How to decorate with Dead Salmon, Farrow & Ball's perfect earthy pink

Dead Salmon by Farrow & Ball is a bestseller, it's versatile, timeless and can work with any room and any style

How to decorate with Dead Salmon by Farrow & Ball
(Image credit: Studio Laloc/Julie Soefer/Belle Daughtry)

'Dead Salmon' doesn't exactly sound like the most endearing of shades, however, Farrow & Ball's muddy pink paint is a best seller due to its perfect balance of not being quite pink but not being a total neutral either. 

It's also one of those shades that completely changes under different lights, so it works in all lighting, sometimes looking like a muted pink, sometimes looking like a light brown, and sometimes looking somewhere in between. It's a really sophisticated shade, and its popularity is a lot down to the fact that it's a way to bring pink into your home without it ever looking overly sweet, you get the warmth and the pop of color but it always looks grown up.

So what's the best way to decorate with Dead Salmon? We asked designers and color experts who have used the paint in both projects and their own homes for tips on how it works best. 

What color is Dead Salmon?

Dead Salmon is somewhere between a pink and a brown, Farrow & Ball describe it as a 'deep salmon pink' that can be either 'A strong mushroom steeped in history, or a warming buff neutral'. It's a very muted, earthy neutral paint color that's a real chameleon shade and can look very different in different lights. But that does mean it works no matter what the lighting situation is in a room.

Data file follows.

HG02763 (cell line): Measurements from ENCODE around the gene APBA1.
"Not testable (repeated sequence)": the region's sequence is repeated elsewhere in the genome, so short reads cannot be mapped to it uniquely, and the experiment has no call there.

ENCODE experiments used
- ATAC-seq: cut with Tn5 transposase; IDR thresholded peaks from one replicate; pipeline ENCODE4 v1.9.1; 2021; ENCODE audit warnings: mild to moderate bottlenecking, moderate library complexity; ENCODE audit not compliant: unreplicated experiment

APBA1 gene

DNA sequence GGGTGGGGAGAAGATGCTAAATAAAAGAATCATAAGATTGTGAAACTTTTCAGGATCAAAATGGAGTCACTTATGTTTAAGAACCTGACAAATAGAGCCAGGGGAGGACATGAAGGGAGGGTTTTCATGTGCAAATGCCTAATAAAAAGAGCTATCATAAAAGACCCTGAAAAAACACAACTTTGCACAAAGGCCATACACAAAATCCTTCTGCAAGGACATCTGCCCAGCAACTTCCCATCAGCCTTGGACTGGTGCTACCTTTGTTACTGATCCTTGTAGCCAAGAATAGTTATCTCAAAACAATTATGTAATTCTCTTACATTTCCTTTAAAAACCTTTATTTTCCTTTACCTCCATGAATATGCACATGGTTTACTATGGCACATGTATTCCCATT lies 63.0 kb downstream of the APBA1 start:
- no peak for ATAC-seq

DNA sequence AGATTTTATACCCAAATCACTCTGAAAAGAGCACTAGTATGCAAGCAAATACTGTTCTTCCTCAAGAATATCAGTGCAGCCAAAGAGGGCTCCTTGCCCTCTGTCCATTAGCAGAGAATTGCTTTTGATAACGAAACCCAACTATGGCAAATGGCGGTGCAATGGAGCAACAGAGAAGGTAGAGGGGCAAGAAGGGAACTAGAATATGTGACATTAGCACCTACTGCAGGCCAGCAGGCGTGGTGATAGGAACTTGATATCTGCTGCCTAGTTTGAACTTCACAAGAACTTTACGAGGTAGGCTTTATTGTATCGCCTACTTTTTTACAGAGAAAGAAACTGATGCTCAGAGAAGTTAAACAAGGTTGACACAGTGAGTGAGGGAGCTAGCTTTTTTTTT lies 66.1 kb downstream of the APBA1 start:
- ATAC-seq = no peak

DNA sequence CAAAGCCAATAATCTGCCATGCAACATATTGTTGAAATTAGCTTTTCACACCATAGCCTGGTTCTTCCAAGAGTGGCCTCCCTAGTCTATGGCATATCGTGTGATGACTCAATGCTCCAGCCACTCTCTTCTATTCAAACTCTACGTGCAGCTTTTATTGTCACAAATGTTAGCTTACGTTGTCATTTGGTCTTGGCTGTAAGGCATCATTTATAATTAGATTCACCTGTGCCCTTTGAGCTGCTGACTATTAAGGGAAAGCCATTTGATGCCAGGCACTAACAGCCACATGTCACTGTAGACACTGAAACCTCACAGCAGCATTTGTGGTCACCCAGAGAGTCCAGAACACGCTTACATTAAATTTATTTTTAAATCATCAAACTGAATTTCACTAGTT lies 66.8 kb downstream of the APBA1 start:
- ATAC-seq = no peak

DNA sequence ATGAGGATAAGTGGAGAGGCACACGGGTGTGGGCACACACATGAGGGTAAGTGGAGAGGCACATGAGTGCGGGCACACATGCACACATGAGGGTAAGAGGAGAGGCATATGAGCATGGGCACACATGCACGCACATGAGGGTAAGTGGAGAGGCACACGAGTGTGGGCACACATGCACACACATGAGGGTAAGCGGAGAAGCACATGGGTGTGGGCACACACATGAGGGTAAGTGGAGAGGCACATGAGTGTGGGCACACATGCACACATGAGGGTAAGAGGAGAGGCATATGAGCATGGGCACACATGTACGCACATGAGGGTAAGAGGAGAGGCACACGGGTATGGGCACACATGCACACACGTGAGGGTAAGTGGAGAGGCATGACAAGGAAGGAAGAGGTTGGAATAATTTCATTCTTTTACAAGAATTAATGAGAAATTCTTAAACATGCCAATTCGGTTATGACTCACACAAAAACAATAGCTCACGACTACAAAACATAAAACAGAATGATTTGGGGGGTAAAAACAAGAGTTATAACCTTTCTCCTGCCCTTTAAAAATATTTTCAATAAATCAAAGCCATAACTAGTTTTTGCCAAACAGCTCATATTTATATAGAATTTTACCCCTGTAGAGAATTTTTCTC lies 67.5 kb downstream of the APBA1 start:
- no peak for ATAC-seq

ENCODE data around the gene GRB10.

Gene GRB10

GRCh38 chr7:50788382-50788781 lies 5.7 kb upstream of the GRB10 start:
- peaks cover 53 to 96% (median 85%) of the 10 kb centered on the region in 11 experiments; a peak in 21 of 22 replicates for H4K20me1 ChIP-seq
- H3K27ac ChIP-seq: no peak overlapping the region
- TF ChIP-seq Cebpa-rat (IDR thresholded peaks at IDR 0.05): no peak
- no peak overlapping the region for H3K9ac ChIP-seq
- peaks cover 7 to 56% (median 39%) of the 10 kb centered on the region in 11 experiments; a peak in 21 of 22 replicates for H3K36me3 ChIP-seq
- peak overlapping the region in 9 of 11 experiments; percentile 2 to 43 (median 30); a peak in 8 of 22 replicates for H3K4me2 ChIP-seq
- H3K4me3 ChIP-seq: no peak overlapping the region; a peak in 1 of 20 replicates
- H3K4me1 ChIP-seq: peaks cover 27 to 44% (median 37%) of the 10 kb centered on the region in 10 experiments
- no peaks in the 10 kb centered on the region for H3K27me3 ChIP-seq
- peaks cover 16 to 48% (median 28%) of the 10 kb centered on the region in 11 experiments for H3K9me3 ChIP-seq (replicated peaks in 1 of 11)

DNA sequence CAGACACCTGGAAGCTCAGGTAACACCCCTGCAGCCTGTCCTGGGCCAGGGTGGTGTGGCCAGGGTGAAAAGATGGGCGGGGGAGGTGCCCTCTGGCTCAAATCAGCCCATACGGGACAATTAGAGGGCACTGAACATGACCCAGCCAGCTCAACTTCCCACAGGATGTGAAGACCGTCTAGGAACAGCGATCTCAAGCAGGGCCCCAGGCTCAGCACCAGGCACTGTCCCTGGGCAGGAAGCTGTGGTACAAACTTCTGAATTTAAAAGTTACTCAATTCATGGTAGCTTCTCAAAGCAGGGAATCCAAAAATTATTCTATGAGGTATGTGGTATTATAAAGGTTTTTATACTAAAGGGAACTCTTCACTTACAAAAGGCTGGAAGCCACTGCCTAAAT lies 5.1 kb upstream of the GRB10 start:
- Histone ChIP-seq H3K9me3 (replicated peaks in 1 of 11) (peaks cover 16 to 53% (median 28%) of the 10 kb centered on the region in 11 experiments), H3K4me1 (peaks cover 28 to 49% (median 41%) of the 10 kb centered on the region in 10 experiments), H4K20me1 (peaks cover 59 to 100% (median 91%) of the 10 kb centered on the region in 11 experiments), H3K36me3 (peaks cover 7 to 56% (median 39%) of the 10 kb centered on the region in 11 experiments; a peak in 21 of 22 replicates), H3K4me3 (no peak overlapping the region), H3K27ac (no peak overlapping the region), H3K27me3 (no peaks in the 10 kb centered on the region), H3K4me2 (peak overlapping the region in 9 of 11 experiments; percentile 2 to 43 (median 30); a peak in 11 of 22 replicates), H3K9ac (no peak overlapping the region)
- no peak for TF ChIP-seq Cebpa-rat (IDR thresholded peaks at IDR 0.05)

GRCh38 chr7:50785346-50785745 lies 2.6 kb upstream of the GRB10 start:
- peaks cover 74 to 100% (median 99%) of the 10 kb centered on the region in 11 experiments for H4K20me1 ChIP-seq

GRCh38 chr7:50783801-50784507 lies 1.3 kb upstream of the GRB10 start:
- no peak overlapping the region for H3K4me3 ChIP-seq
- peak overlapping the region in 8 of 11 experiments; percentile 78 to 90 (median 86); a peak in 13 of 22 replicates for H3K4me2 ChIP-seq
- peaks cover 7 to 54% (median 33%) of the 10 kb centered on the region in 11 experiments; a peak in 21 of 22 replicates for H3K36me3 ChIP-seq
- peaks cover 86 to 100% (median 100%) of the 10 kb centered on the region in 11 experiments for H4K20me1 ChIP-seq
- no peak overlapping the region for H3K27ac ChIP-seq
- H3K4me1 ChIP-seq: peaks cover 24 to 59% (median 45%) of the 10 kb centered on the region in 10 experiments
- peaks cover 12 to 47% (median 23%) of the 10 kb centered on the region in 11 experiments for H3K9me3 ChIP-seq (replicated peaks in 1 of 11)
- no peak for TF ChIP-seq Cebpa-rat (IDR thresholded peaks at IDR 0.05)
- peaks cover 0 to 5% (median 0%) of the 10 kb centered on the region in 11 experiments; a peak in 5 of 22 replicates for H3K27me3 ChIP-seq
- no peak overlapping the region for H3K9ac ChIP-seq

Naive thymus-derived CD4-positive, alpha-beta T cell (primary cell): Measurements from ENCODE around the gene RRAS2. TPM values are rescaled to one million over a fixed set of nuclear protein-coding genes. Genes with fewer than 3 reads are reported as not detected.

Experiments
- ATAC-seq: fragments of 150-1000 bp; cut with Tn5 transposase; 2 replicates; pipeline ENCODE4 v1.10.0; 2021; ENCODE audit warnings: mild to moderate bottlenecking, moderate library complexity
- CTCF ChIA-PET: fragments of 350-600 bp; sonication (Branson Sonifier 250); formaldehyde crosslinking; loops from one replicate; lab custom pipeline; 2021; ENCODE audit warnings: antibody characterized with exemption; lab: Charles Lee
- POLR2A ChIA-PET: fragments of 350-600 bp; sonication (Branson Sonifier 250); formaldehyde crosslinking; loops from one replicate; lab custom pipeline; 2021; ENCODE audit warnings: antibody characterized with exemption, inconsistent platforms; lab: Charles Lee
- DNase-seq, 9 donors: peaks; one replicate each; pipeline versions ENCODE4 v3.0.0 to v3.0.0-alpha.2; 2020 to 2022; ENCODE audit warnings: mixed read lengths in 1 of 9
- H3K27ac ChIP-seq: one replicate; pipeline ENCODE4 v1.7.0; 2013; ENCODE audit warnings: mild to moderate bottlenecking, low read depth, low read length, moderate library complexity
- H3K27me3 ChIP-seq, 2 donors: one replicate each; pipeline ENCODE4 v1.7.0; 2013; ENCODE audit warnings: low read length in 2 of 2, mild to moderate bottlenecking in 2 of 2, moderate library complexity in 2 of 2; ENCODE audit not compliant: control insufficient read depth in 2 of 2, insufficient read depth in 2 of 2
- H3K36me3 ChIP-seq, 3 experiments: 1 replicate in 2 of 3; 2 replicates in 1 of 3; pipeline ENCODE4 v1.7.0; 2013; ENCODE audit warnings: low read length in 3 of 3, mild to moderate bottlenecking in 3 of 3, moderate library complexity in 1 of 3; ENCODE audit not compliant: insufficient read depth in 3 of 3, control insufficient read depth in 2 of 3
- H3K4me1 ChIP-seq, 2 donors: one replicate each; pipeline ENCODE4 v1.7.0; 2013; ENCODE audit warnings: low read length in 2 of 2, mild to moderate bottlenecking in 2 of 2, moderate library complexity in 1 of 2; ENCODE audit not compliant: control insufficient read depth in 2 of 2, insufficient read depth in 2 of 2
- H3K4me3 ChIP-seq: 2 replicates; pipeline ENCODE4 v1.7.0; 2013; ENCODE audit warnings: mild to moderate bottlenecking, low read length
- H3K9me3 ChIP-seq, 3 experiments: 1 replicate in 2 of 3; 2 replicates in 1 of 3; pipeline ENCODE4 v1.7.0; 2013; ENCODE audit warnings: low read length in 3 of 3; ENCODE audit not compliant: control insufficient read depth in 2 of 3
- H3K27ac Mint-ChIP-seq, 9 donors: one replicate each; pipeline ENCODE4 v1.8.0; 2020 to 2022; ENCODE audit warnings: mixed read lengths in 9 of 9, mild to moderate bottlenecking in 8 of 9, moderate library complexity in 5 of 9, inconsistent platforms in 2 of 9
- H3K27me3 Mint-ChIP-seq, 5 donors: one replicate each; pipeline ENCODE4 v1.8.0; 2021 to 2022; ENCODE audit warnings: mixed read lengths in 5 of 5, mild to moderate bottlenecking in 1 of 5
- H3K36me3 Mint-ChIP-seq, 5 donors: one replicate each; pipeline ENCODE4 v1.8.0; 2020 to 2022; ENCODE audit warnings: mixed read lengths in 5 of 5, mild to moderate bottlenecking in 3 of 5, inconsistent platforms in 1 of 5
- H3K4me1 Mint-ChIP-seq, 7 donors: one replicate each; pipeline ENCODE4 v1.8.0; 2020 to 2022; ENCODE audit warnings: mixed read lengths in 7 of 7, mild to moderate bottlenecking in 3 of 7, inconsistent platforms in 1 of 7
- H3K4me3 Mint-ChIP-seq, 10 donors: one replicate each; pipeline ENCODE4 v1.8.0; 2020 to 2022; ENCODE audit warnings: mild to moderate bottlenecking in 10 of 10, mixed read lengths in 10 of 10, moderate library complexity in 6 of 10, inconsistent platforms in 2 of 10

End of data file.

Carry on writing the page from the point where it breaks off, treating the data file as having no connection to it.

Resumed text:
'Our curiously named Dead Salmon, after the ‘dead’ or completely matt paint finish of a salmon shade used at Kedleston Hall, is a brown-tinged drab pink with a beautiful quality that shifts between mushroom, buff and salmon depending on your light.' explains Patrick O'Donnell of Farrow & Ball.

How to decorate with Dead Salmon?

'Dead Salmon is such a beautiful, soft color. Personally, I love it with a slightly creamy white trim to keep it from looking too muddy.  Incorporating black accents and a splash of chartreuse somewhere is a recipe for a stylish and cool space.' suggests designer Bethany Adams

It is one of those shades that there aren't many rules with, it works with plenty of other colors and just adapts to any light. The key with this shade though is to order samples before you commit so you know what color it's going to become in your home. 

Bethany Adams
Bethany Adams

Bethany Adams is an interior designer, a member of ASID (American society of Interior Designers), AIA (American Institute of Architects), and a certified interior designer with the Kentucky Board of Architecture. Bethany holds a B.F.A.. in interior design from Harrington College of Design in addition to a B.A. she earned from Georgetown University.

1. Freshen the muted tones with whites

Home office painted in Farrow & Ball Dead Salmon

(Image credit: Julie Soefer/Marie Flanigan)

'I am absolutely loving Dead Salmon by Farrow & Ball,' says designer Marie Flanigan. 'While the paint color name is inspired by a less-than-savory part of nature, the color is truly a perfect pop. I love the slight salmon undertones, but the color takes on a new life in different spaces, sometimes slightly more pink or brown depending on the light.'

Everyone seems in agreement this color changes a lot under different lights, but you can lift it or deepen it depending on the colors you pair it with. In this home office, Marie has paired it with a crisp fresh white paint which contracts the deep pink but brightens it too. But it also works as part of a tonal scheme with similar shades or if you want to bring out its darker side a deep red or aubergine works wonderfully.

'It is a wonderful color to play with but does work best in a south or west-facing room to let the warm tones come alive. Pair with a delicate neutral like Joa’s White for a soft scheme, or with Setting Plaster as a warm-toned counterpart on the woodwork or ceiling. Introduce a pop of color with Brinjal or mix it up with an accent of dark blue such as De Nimes.' adds Patrick. 

Image of Patrick O’Donnell
Patrick O’Donnell